Section 81 Hearsay and opinion rules – exception for admissions and related representations
The Northern Territory Court of Criminal Appeal has concluded in Singh v The Queen  NTCCA 8, that R v Rymer (2005) 156 A Crim R 84;  NSWCCA 310 should not be followed. Kelly J (Barr J agreeing) observed at  that “there is no principled legal basis for reliance on R v Rymer as authority for the proposition that pre-trial exculpatory accounts by an accused are admissible otherwise than at the instance of the prosecution where the prosecution intends to rely on the inculpatory parts of a mixed statement”. A majority of the court also rejected any duty on the prosecution, as a matter of fairness, to tender evidence of largely exculpatory statements made by the defendant in an interview with police, and rejected an argument that the prosecution’s failure to do so resulted in an unfair trial: Singh v The Queen  NTCCA 8, Kelly J (Barr J agreeing) at –, Blokland J dissenting. Kelly J noted at : “[t]hat is not to say that it can never be unfair for the prosecution to refuse to tender a record of interview with an accused. There might be some circumstances (I would think they would be rare) in which the admissions and exculpatory explanations together place other evidence in the Crown case in a different context and which, if true, may make that other evidence misleading, or which may cast the accused’s actions in a different light, in which it may be unfair of the Crown not to tender the mixed statement in evidence”.
Section 87 Admissions made with authority
In Helicopter Resources Pty Ltd v Commonwealth  FCAFC 25, the Full Court of the Federal Court noted at  that, while an employee of a body corporate called as a witness may not claim the privilege on behalf of the corporation or on the basis that an answer would tend to incriminate the corporation, the effect of s 87 may make his evidence admissible, not merely as evidence of a witness of fact, but as evidence of an admission by the corporation. Since the corporation in question had been charged with a criminal offence, the employee should not be compelled to testify because “as a matter of practical reality, the [corporation’s] position as an accused corporation in the criminal proceedings would be altered fundamentally” (applying the principles recognised and applied in X7 v Australian Crime Commission (2013) 248 CLR 92; 232 A Crim R 410;  HCA 29).
Section 117 Definitions
The NSW Court of Appeal has confirmed that the Director of Public Prosecutions can be a “client” for the purposes of the privilege provisions (with an employed solicitor and a Crown Prosecutor providing legal services to the Director): Director of Public Prosecutions (NSW) v Stanizzo  NSWCA 12 at .
Section 125 Loss of client legal privilege – misconduct
In Director of Public Prosecutions (NSW) v Stanizzo  NSWCA 12, the NSW Court of Appeal observed at  that s 125(1)(a) “covers two situations”. The first relates to “a communication made … by a client or lawyer”. Thus, notes of communications made by persons other than the client or lawyer, even if the communications were made in furtherance of the commission of a fraud or an offence, “could not remove the client legal privilege enjoyed by the [client]”. The second limb of s 125(1)(a) relates to “the contents of a document prepared by a client or lawyer” and “[t]hat would be satisfied with respect to the notes prepared by the lawyers” but only if there was “basis in the evidence to suppose that those notes were prepared in furtherance of the commission of a fraud or offence”. The court stated at :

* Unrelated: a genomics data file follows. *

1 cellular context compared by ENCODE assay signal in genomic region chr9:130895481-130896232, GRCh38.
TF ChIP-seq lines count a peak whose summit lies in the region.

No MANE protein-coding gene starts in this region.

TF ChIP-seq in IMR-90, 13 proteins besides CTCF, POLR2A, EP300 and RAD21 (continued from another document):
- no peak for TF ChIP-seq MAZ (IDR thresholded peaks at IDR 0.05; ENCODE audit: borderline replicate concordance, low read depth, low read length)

In order for the [client’s] client legal privilege to be lost, it would not be sufficient to demonstrate that the [client] or his lawyers had reasonable grounds for believing that the [persons other than the client or lawyer] lied in [furtherance of the commission of a fraud]. It was necessary to demonstrate reasonable grounds for finding that the [client], or at least his lawyers, was or were party to the fraud in the sense that he was aware, personally or through his lawyers, that the evidence was false.
Thus, privilege may be lost as a result of the actions of the client’s lawyer even if the client was personally involved. The Court of Appeal emphasised at  that “[a]n allegation of fraud must be made in clear and definite terms”. As regards s 125(2), the Court of Appeal emphasised at – that there must be “evidence” admitted in the proceeding to satisfy the burden of proof – allegations in a pleading will not be enough.
Section 137 Exclusion of prejudicial evidence in criminal proceedings
- In some circumstances, directions may have the capacity to elevate the significance of the evidence beyond its probative weight: Director of Public Prosecutions (Vic) v Weaver  VSCA 26 at .
Cases may arise where allowing evidence for a limited use may require directions to avoid unfair prejudice that will be so convoluted that there is a risk that the jury may misapply the directions: see, for example, R v Eastman (No 44)  ACTSC 194 at .